Did Ariel Sharon, the Prime Minister of Israel, run a covert program with operatives in high-level US government positions to influence the Bush Administration’s decision to go to war in Iraq? The FBI wants to know.
That’s the story behind the latest Washington spy scandal, involving Israel, the American Israel Public Affairs Committee (AIPAC) and a mid-level civilian Pentagon employee allegedly caught red-handed trying to deliver US secrets to the Israelis.
It’s not a routine spy case. According to sources familiar with the investigation, the FBI is looking at a group of neoconservatives who have occupied senior posts at the White House, the Pentagon and in Vice President Cheney’s office. It’s not that they are supporters of Israel–no crime there–but that some of them might be conspirators in a clandestine operation launched by Sharon’s Likud Party. They make up the very network of ideologues–from civilians at the Defense Department to fellow travelers at right-wing think tanks–who have been accused of pushing George W. Bush into war. The point of the probe, sources believe, is not to examine the push to war but rather to ascertain whether Sharon recruited or helped place in office people who knowingly, and secretly, worked with him to affect the direction of US policy in the Middle East. The most likely targets of the inquiry are Douglas Feith, Under Secretary of Defense for Policy, and Harold Rhode of the Pentagon’s Office of Net Assessment.
It’s an explosive inquiry and one that raises the most sensitive hackles, since it involves the possibility that US officials (most, but not all, Jews) are working on Sharon’s behalf. They include Feith and a handful of other officials, including those in the inner circle of his policy office who formed the core of the Office of Special Plans (OSP). The probe faces stiff political resistance. Yet it may have legs.
The investigation burst into the news in late August when CBS News reported that the FBI had caught a Feith staffer, later identified as Larry Franklin, trying to deliver what turned out to be a classified draft of a presidential memo on Iran to AIPAC and an Israeli Embassy diplomat. Subsequent attention focused largely on whether Franklin was a spy for Israel, but in fact he is only a minor figure in a far more sweeping probe that began two years ago.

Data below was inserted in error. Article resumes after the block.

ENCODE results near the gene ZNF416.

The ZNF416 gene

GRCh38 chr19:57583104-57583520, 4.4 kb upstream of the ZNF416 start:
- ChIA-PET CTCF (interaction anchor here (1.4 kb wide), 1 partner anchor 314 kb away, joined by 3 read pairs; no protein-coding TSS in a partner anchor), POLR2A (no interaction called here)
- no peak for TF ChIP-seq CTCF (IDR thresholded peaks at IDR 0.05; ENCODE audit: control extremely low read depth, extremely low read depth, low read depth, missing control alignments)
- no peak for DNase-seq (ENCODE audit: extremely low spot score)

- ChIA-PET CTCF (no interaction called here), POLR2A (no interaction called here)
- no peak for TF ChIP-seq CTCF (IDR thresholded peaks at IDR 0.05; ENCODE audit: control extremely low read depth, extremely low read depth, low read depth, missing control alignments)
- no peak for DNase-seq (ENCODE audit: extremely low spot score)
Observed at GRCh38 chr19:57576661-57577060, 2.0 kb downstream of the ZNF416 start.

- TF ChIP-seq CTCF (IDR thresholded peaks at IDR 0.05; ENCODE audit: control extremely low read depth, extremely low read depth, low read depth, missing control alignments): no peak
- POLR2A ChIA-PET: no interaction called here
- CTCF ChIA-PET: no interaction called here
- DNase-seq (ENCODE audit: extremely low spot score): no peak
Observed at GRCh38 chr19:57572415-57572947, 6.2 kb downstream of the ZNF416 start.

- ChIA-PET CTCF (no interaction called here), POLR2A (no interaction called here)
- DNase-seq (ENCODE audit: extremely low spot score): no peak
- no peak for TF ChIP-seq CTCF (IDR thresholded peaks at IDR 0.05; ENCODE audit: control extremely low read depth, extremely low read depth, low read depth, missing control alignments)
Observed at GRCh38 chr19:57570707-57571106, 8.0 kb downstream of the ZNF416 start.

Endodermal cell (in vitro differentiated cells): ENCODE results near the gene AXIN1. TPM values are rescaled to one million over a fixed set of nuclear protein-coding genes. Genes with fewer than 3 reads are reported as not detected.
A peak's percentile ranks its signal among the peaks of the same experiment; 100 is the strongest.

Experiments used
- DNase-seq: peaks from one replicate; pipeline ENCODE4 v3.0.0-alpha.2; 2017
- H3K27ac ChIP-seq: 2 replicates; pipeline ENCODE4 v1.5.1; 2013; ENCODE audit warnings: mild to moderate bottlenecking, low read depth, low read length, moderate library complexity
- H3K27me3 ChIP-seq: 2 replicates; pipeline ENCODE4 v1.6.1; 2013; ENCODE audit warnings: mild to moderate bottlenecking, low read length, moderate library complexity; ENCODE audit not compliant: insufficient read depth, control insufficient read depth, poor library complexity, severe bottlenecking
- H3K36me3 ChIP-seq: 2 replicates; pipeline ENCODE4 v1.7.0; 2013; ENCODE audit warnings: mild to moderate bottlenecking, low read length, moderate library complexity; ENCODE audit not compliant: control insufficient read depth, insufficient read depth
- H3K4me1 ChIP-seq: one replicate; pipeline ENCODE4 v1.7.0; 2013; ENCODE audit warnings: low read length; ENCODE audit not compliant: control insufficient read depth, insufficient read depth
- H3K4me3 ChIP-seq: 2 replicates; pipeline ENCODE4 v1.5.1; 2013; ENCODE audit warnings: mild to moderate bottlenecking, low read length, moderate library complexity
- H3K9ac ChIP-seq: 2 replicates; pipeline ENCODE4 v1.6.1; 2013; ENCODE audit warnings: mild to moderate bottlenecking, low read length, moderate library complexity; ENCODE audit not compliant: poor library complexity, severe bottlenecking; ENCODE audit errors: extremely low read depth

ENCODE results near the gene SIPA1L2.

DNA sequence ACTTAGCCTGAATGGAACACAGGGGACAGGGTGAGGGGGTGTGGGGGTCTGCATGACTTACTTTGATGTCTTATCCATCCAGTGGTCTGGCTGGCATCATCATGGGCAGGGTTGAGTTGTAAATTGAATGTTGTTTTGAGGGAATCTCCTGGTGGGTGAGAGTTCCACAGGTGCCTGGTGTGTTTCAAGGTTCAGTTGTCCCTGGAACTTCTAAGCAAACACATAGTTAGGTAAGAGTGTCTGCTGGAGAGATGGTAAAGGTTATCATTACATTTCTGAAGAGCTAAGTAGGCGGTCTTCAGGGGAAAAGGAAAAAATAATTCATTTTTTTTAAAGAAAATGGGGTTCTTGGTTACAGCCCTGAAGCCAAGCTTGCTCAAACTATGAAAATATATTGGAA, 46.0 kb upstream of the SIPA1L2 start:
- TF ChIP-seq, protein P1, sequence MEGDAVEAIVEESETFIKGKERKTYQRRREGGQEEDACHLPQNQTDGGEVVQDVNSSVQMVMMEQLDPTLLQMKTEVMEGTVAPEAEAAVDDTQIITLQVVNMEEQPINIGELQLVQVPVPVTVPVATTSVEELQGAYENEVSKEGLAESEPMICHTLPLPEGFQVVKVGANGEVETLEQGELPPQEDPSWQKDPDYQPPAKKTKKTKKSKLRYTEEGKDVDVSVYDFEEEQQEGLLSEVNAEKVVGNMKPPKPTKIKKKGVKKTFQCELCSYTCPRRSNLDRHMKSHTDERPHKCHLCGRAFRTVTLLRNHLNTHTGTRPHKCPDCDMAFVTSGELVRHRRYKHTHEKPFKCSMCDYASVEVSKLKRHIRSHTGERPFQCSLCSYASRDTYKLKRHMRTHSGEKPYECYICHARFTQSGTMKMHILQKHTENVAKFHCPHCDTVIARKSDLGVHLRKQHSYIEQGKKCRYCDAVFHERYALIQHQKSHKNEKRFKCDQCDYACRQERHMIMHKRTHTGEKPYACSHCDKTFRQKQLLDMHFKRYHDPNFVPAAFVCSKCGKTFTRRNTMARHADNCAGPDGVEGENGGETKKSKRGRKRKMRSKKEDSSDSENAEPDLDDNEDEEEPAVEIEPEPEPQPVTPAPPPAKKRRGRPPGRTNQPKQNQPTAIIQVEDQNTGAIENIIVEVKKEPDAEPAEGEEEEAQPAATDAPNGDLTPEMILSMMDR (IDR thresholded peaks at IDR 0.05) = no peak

What triggered the original investigation isn’t known, but it is known that it began at a critical moment, as Feith and Rhode began assembling a team, which included Franklin, to form the OSP. It’s been widely reported that the OSP manufactured exaggerated intelligence reports on the threat from Iraq, but less reported is the fact that the OSP also carried out unauthorized operations. Several OSP officials–including Rhode, Franklin and Michael Maloof, one of the two original staffers of the forerunner to OSP, joined by Michael Ledeen of the American Enterprise Institute (AEI)–took part in a rogue Pentagon initiative, beginning in 2001 with unsavory wheeler-dealers in Rome and Paris, to discuss regime change beyond Iraq, in Iran and Syria. The CIA found out about the Rome meeting, and the agency may have asked the FBI to start watching Feith, Rhode, Ledeen, Franklin et al. Former CIA and Defense intelligence officials familiar with the case stress that the FBI is looking at an operation run by the Israeli prime minister, not by the Mossad, Israel’s intelligence agency, and that the investigation is based solely on concerns about foreign influence. “It’s about Sharon,” says a former senior CIA operations officer. “This has nothing to do with anti-Semitism.”